Do you want a diet to lower cholesterol? We all know that butter, ice cream, and fatty meats raise cholesterol, but do you know which foods make up a low-cholesterol diet? Find out here. Here’s some good news. To lower your cholesterol, you can actually eat more of certain foods. A handful of some “functional foods” have been shown to make a big impact on your cholesterol levels. They’re also much tastier than a pill chased with a glass of water.
“These foods may not be magic, but they’re close to it,” says Ruth Frechman, RD, a spokeswoman for the American Dietetic Association. Researchers have found that some foods—such as fatty fish, walnuts, oatmeal, and oat bran, and foods fortified with plant sterols or stanols—can help control your cholesterol. Some studies have shown that a diet combining these “super foods” may work as well as some cholesterol-lowering medicines to reduce your “bad” LDLcholesterol levels.
It’s no secret that certain foods can help you lower your LDL (“bad”) cholesterol, which causes a buildup of plaque in the arteries that leads to heart disease, heart attacks, and stroke. But what may surprise you is that many of these foods are delicious and easy to incorporate into your everyday meals without sacrificing flavor or fun.
Dark chocolate contains flavonoids, antioxidants that help lower LDL levels. Just make sure to eat in moderation, as chocolate is also high in saturated fat and sugar. You can also use dark, unsweetened cocoa powder in your cooking to get similar heart-healthy effects.
There’s more to avocados than just guacamole. They give you oleic acid, which helps lower the bad cholesterol in your bloodstream. Try putting a few slices on your turkey sandwich, or add them to a salad. Avocado oil, which has a subtle, sweet flavor, can also be used in place of other oils in cooking.
Red wine contains resveratrol, a substance found in the red grape skin, which may prevent damage to blood vessels by reducing the risk of blood clots and lowering LDL. Drinking too much alcohol can cause a host of other health issues, however; so while a glass of red wine at dinner is fine, don’t overdo it.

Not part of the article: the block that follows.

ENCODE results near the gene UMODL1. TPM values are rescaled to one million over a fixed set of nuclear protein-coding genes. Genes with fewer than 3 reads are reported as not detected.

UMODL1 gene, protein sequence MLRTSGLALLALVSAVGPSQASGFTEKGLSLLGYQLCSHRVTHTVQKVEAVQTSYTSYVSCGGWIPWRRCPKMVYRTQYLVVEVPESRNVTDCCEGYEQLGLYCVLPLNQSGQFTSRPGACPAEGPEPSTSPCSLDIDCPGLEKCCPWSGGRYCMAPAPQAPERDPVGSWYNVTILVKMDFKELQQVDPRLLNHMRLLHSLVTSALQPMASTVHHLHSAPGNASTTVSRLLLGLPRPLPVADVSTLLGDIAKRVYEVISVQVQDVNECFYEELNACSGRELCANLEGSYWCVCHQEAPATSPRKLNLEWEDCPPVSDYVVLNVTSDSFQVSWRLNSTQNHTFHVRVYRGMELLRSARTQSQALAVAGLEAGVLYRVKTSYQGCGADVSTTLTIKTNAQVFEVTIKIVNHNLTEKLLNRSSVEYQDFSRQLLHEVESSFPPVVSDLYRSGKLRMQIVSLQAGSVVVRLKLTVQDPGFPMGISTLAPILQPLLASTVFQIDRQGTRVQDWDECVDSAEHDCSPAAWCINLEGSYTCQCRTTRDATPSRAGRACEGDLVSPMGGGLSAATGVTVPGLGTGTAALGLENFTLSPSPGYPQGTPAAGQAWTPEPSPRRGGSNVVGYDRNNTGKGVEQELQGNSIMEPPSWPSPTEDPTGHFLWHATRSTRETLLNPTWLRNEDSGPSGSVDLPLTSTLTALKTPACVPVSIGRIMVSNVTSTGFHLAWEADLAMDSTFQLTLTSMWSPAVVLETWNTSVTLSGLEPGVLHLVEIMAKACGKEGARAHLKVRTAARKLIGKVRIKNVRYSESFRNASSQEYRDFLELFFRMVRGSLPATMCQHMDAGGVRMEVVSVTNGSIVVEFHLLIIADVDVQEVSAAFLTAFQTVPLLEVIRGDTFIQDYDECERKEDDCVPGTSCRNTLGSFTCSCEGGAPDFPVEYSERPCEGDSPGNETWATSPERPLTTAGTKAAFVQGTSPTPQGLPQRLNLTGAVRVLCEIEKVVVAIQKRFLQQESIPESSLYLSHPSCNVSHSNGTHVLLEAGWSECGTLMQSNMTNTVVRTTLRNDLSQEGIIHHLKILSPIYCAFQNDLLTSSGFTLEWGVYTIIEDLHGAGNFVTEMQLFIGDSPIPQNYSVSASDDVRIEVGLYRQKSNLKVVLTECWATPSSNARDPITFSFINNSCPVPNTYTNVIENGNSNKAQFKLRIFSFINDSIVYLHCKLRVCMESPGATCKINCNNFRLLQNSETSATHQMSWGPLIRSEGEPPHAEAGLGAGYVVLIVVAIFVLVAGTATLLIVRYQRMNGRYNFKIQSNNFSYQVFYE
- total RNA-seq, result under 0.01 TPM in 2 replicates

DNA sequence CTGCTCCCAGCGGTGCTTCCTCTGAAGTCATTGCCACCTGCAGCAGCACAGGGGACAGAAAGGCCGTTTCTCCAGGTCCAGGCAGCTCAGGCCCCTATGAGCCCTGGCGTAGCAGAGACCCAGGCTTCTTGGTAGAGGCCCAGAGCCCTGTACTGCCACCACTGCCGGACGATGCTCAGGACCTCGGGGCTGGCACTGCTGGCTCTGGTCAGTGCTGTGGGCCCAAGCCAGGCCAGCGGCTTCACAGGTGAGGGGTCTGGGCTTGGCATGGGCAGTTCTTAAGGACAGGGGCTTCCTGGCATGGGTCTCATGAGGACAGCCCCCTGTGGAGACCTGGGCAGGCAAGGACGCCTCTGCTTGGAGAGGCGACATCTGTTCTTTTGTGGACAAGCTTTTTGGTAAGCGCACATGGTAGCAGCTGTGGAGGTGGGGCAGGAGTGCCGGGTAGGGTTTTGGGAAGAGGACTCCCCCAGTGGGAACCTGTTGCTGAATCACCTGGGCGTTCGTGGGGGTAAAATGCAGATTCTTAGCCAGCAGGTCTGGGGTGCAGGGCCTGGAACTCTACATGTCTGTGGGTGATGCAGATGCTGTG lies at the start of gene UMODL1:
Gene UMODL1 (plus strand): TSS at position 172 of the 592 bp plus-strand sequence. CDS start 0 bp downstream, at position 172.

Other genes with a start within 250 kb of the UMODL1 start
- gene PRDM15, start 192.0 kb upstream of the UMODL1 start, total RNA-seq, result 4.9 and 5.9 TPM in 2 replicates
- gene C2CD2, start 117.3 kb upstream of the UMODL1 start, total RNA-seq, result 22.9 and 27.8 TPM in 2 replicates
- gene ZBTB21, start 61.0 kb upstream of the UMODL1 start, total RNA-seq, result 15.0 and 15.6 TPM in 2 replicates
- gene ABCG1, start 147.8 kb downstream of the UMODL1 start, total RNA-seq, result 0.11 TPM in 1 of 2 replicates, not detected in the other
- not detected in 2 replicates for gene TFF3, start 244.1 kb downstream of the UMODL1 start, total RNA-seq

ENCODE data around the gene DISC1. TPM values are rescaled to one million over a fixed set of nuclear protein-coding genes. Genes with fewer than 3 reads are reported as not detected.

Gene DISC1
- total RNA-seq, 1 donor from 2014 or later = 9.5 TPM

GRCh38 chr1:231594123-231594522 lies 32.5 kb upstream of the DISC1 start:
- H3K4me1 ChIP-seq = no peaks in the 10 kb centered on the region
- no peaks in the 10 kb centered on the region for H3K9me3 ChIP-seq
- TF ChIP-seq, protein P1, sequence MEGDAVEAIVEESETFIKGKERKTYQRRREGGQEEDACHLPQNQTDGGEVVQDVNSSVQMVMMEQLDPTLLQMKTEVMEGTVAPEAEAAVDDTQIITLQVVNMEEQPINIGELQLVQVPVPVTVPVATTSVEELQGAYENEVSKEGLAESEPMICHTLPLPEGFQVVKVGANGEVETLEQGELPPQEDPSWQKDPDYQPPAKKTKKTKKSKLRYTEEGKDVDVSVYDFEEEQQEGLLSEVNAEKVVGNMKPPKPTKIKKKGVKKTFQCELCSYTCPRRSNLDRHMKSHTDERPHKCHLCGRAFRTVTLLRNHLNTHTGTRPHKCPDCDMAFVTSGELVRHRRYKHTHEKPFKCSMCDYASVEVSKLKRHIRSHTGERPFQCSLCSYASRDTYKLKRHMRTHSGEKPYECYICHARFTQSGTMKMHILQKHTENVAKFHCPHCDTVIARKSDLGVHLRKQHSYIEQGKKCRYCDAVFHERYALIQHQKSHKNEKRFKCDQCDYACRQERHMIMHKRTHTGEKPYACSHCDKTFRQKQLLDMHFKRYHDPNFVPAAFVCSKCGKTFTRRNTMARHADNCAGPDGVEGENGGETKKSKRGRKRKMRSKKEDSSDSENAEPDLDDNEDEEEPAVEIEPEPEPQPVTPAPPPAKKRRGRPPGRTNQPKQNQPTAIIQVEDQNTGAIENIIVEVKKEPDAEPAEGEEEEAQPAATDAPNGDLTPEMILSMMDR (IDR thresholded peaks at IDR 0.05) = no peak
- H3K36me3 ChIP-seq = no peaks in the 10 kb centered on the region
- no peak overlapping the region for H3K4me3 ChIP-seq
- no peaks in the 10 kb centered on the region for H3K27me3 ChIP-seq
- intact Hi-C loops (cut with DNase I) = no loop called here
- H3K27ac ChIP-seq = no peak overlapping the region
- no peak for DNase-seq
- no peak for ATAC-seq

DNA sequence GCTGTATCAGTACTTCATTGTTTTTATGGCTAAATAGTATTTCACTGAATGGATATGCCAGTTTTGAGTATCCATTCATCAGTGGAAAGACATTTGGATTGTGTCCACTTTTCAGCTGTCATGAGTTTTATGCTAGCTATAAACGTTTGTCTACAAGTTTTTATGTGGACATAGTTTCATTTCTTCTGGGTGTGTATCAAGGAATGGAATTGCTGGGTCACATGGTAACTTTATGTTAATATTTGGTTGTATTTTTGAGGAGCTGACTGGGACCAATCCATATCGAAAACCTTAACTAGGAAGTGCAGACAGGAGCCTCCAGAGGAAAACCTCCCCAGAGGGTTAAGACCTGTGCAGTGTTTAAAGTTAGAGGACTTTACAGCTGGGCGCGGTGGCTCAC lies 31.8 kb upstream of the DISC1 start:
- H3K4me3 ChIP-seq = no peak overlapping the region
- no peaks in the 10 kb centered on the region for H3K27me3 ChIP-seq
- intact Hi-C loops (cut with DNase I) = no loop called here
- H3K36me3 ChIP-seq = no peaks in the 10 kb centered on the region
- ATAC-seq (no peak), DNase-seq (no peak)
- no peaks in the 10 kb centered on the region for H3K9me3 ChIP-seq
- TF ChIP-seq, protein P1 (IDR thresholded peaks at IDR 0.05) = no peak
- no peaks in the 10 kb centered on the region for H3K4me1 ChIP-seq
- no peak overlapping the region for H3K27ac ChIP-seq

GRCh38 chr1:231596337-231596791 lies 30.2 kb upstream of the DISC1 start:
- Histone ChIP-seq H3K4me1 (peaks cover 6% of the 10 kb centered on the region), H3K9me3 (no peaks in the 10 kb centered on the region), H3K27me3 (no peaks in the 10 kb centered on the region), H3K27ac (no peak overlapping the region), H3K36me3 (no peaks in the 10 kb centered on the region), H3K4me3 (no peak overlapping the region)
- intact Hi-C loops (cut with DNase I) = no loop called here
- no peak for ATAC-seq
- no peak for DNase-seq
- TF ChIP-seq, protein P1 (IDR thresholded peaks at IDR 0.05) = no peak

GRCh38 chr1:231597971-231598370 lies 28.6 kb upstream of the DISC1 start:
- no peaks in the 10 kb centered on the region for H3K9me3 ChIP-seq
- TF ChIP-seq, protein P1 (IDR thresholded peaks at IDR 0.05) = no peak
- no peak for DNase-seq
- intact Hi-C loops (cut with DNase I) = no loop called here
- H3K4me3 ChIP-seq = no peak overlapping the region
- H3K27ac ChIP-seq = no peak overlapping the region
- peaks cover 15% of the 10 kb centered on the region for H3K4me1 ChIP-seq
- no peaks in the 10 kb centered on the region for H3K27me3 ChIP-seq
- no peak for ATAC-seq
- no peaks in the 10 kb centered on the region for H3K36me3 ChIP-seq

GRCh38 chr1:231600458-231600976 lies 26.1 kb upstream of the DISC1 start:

Both black and green teas contain powerful antioxidants that may reduce cholesterol levels. Green tea typically contains more of these antioxidant powerhouses, as it is made from unfermented leaves and is less processed. Just go easy on the cream and sugar.
Fish like salmon, albacore tuna, sardines, and halibut are all rich in omega-3 fatty acids, which reduce triglycerides in the blood. Aim for 8 ounces of fish a week, and bake or grill the fish—don’t fry it—to keep it healthy.
Versatile Olive Oil
Olive oil is a plant-based fat, so it’s a better choice when you’re trying to lower your “bad” cholesterol than fats that come from animals. It’s great mixed with red wine vinegar, a minced garlic clove, and a little ground pepper for a salad dressing. For something different, try braising vegetables like carrots or leeks. Just drizzle 3 tablespoons of oil over vegetables in a snug baking dish, scatter some herbs, cover with foil, and put in a 375-degree oven for about 45 minutes.
Black beans, kidney beans, lentils, oh my! All are rich in soluble fiber, which binds to cholesterol in the blood and moves it out of the body. Recent studies show eating 4.5 ounces of beans a day can reduce LDL levels by 5 percent. Try black bean burritos, or dip some veggies in hummus, which is made with chickpeas, for an afternoon snack. Or try this Caramelized Onion and White Bean Flatbread—beans are so versatile, the possibilities are endless.
“Eating a healthy diet is not just about eating a few special foods,” says Suzanne Farrell, MS, RD, a spokeswoman for the American Dietetic Association. “There’s a bigger picture. You need to practice moderation, eat a variety of foods, and get enough physical activity.”